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The outcome of cataract surgery measured with the Catquest-9SF

Purpose: The purpose of this study was to use the Catquest-9SF to measure cataract surgery outcomes, and to use Rasch analysis to test the psychometric properties of this questionnaire, including its validity and responsiveness.

Methods: Patients were recruited as consecutive cataract surgery patients during 1 month at six surgical units in Sweden (via the National Cataract Register). The patients completed the questionnaire before surgery and 3 months after. The Catquest-9SF data were assessed for fit to the Rasch model using version 3.63.2 of the WINSTEPS software (Winsteps.com, Beaverton, OR, USA). Both preoperative and postoperative questionnaires were included in the analysis. The responsiveness to cataract surgery was calculated as the effect size.

Results: Completed questionnaires before and after surgery were received from 846 patients. The Rasch analysis showed that the category thresholds were ordered. All items fit a single overall construct (infit range 0.791.40; outfit range 0.741.40). The ability to discriminate different strata of person ability was good, with a real patient separation of 2.58 and patient separation reliability of 0.87. The questionnaire showed unidimensionality and was largely free from differential item functioning. The item difficulty was reasonably well targeted to both preoperative and postoperative patient ability. The Catquest-9SF Rasch score correlated significantly with visual acuity, and cataract surgery resulted in a significant improvement with an effect size of 1.8.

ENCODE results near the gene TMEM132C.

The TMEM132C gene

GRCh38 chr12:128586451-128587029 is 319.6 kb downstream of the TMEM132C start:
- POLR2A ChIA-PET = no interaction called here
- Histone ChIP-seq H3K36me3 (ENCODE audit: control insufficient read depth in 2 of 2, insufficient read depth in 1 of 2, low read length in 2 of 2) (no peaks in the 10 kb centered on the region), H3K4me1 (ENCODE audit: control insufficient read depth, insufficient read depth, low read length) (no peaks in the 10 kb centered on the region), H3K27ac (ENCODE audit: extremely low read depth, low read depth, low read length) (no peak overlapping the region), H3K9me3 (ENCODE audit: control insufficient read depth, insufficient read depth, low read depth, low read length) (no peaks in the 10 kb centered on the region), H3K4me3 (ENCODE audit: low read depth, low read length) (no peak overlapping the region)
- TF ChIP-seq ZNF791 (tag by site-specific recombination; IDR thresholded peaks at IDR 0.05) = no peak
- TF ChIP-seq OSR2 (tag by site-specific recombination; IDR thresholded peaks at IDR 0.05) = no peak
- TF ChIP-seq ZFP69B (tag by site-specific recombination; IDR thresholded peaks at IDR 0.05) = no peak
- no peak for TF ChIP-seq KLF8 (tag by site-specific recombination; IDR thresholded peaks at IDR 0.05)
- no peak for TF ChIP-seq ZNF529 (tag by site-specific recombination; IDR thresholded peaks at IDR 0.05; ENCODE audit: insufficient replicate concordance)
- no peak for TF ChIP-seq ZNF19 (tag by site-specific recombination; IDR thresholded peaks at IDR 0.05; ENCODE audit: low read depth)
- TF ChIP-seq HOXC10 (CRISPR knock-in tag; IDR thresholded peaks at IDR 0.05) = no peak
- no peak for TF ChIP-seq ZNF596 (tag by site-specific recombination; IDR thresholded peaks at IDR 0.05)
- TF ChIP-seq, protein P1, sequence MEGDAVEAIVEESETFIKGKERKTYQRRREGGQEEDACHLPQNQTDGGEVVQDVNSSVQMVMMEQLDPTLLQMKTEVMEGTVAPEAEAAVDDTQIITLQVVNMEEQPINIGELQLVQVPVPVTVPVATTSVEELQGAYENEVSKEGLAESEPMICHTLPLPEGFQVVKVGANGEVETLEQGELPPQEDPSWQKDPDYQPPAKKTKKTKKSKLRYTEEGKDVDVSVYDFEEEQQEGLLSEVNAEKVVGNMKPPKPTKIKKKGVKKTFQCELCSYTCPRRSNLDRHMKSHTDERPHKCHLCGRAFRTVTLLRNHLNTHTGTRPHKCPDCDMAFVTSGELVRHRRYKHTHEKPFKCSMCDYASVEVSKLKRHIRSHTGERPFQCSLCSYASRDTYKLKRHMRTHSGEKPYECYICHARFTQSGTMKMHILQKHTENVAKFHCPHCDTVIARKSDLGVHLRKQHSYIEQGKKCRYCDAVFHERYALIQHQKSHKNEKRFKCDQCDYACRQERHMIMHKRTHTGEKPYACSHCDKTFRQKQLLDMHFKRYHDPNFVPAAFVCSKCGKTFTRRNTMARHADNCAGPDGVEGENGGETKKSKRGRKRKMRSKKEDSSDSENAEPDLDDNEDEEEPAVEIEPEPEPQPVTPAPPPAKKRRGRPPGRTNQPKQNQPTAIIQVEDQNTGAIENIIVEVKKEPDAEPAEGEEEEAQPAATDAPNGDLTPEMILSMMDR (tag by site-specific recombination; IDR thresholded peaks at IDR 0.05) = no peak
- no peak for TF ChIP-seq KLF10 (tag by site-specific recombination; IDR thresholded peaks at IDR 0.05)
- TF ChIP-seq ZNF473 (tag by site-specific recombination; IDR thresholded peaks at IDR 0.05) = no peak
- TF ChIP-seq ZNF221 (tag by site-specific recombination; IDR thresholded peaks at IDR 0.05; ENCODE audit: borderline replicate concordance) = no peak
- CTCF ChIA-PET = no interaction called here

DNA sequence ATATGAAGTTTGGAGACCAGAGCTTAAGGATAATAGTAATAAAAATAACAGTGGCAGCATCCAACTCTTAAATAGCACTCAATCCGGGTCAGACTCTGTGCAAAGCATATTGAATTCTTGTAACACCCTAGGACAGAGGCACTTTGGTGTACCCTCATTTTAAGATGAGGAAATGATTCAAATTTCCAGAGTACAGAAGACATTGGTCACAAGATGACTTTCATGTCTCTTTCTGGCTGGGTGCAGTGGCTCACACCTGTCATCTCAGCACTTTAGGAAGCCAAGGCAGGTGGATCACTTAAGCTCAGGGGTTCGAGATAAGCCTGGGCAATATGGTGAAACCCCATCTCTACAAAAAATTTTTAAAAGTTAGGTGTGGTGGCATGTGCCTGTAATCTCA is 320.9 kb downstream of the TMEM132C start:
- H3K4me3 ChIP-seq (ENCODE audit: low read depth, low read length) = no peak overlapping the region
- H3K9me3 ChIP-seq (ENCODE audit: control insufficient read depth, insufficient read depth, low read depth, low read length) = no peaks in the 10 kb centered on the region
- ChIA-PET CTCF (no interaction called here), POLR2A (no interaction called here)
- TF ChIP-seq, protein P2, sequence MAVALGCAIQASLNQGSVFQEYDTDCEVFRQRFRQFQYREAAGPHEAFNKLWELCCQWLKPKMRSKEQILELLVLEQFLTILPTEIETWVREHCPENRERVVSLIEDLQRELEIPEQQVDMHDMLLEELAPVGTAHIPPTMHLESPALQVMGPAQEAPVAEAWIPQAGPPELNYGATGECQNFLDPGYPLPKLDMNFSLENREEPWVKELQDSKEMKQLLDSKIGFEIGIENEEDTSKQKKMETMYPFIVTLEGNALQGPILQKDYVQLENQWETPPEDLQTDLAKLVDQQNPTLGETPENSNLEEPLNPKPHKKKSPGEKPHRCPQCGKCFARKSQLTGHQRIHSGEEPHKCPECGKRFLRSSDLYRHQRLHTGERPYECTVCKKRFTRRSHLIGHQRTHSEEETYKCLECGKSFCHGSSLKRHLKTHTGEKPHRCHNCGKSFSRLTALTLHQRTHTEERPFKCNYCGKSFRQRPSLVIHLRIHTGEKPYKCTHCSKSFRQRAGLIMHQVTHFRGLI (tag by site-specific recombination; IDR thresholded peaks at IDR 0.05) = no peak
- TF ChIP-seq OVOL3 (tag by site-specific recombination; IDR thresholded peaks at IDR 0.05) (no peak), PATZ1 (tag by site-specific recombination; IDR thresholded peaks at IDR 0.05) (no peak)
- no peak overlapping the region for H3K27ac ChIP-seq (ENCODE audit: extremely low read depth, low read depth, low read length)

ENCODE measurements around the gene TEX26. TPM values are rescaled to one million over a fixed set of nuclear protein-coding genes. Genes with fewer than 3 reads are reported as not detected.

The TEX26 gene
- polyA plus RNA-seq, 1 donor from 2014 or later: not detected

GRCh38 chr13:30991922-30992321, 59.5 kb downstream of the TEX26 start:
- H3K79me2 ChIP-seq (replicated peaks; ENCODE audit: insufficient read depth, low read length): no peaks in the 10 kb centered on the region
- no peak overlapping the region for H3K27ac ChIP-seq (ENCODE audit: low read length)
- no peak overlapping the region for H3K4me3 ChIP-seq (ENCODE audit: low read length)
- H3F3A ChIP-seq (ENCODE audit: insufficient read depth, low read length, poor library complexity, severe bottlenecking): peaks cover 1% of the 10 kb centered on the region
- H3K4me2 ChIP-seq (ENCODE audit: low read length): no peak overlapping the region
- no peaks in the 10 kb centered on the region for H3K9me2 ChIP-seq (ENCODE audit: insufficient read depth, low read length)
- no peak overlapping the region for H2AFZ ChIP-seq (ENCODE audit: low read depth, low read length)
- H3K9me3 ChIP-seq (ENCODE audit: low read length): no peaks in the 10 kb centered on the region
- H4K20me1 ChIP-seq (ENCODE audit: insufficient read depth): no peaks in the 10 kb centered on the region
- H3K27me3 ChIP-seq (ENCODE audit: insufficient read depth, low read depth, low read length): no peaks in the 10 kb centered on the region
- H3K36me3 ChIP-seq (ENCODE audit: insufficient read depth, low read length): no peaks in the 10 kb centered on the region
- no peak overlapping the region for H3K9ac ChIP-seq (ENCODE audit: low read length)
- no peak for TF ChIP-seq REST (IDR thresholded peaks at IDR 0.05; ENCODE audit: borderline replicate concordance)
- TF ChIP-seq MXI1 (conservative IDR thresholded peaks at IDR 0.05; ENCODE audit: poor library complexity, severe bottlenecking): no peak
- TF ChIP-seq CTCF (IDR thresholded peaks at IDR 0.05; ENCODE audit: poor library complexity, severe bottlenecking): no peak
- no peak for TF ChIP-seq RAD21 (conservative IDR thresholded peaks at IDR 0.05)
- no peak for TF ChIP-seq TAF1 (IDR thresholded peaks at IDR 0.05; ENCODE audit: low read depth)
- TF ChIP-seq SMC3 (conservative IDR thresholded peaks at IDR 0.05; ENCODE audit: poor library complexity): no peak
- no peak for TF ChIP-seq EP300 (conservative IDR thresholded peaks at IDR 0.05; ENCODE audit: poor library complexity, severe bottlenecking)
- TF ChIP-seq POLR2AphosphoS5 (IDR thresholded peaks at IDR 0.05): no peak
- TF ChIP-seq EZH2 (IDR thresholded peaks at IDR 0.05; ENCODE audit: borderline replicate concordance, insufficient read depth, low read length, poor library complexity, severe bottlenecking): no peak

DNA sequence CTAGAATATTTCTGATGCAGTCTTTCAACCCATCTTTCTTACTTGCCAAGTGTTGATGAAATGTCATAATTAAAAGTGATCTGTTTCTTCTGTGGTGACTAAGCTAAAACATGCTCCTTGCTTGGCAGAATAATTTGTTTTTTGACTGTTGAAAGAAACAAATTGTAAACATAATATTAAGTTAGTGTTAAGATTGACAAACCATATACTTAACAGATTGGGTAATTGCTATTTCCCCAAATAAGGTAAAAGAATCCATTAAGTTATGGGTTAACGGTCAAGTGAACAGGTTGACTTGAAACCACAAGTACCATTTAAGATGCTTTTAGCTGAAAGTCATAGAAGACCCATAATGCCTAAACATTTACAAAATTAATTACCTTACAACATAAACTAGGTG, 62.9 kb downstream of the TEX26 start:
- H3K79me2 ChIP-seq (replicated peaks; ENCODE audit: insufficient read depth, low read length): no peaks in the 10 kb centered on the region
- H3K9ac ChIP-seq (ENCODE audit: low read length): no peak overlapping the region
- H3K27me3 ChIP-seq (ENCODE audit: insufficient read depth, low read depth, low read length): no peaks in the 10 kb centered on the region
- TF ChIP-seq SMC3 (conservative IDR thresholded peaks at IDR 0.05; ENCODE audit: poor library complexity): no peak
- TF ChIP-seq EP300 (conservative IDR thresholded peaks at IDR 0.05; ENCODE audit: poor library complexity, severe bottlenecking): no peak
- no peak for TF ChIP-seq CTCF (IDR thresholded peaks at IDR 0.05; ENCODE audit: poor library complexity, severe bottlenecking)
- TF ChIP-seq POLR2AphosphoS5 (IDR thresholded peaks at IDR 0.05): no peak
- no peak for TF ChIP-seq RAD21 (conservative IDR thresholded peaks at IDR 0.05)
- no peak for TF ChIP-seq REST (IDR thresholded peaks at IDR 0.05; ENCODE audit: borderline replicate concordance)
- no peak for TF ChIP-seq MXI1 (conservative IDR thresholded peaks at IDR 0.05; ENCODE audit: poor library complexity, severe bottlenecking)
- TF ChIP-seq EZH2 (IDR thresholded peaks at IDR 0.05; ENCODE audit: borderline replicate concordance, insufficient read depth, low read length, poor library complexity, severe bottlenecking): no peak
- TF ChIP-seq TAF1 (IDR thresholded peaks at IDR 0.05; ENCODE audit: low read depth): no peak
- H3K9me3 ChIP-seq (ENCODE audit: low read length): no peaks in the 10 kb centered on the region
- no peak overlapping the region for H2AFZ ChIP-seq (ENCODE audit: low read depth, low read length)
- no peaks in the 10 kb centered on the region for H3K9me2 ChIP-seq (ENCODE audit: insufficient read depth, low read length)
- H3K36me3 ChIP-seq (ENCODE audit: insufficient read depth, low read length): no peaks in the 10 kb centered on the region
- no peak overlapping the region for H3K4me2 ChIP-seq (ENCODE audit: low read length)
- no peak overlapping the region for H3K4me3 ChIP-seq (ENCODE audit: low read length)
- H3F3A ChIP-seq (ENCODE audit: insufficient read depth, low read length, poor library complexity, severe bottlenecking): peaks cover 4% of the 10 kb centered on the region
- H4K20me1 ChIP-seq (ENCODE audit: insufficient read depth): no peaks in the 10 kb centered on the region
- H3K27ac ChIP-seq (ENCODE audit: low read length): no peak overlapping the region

Conclusions: The Catquest-9SF shows excellent psychometric properties, as demonstrated by Rasch analysis. It is highly responsive to cataract surgery, and its brevity (nine items) makes it well suited for use in daily clinical practice.

Key Words: cataract surgery, questionnaire, Rasch analysis, response theory, validation, visual disability, visual function

Acta Ophthalmologica 2009
Received on 7 June 2009. Accepted on 11 October 2009.

Mats Lundstrom1, Anders Behndig2, Maria Kugelberg3, Per Montan3, Ulf Stenevi4 and Konrad Pesudovs5
1EyeNet Sweden, Blekinge Hospital, Karlskrona, Sweden
2Department of Ophthalmology, Umeå University Hospital, Umeå, Sweden
3St. Erik Eye Hospital, Stockholm, Sweden
4Department of Ophthalmology, Sahlgrenska University Hospital, Mölndal, Sweden
5NH&MRC Centre for Clinical Eye Research-Flinders University and Flinders Medical Centre, Adelaide, South Australia, Australia.

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